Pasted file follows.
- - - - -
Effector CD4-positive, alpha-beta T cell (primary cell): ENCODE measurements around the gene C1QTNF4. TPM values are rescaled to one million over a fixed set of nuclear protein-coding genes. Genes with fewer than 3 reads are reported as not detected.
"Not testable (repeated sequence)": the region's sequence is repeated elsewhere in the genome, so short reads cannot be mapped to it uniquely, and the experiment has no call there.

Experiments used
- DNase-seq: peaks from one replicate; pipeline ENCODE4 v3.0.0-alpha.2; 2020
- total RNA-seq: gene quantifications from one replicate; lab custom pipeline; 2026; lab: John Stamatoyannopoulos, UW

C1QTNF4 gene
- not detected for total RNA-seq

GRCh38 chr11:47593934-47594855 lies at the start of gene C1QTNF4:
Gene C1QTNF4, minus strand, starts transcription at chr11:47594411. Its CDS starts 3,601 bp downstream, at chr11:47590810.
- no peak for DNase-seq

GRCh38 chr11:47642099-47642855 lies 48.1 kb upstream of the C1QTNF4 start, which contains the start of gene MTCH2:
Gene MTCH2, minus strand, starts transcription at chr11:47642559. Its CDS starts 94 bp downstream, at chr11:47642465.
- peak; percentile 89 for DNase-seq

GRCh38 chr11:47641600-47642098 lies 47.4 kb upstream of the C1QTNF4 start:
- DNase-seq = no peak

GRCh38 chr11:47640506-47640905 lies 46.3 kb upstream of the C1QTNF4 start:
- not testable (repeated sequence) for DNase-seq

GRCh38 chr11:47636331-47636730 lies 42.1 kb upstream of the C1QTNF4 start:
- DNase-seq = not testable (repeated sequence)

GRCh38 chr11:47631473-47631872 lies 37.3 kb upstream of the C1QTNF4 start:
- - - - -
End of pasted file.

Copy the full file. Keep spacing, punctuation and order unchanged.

Effector CD4-positive, alpha-beta T cell (primary cell): ENCODE measurements around the gene C1QTNF4. TPM values are rescaled to one million over a fixed set of nuclear protein-coding genes. Genes with fewer than 3 reads are reported as not detected.
"Not testable (repeated sequence)": the region's sequence is repeated elsewhere in the genome, so short reads cannot be mapped to it uniquely, and the experiment has no call there.

Experiments used
- DNase-seq: peaks from one replicate; pipeline ENCODE4 v3.0.0-alpha.2; 2020
- total RNA-seq: gene quantifications from one replicate; lab custom pipeline; 2026; lab: John Stamatoyannopoulos, UW

C1QTNF4 gene
- not detected for total RNA-seq

GRCh38 chr11:47593934-47594855 lies at the start of gene C1QTNF4:
Gene C1QTNF4, minus strand, starts transcription at chr11:47594411. Its CDS starts 3,601 bp downstream, at chr11:47590810.
- no peak for DNase-seq

GRCh38 chr11:47642099-47642855 lies 48.1 kb upstream of the C1QTNF4 start, which contains the start of gene MTCH2:
Gene MTCH2, minus strand, starts transcription at chr11:47642559. Its CDS starts 94 bp downstream, at chr11:47642465.
- peak; percentile 89 for DNase-seq

GRCh38 chr11:47641600-47642098 lies 47.4 kb upstream of the C1QTNF4 start:
- DNase-seq = no peak

GRCh38 chr11:47640506-47640905 lies 46.3 kb upstream of the C1QTNF4 start:
- not testable (repeated sequence) for DNase-seq

GRCh38 chr11:47636331-47636730 lies 42.1 kb upstream of the C1QTNF4 start:
- DNase-seq = not testable (repeated sequence)

GRCh38 chr11:47631473-47631872 lies 37.3 kb upstream of the C1QTNF4 start: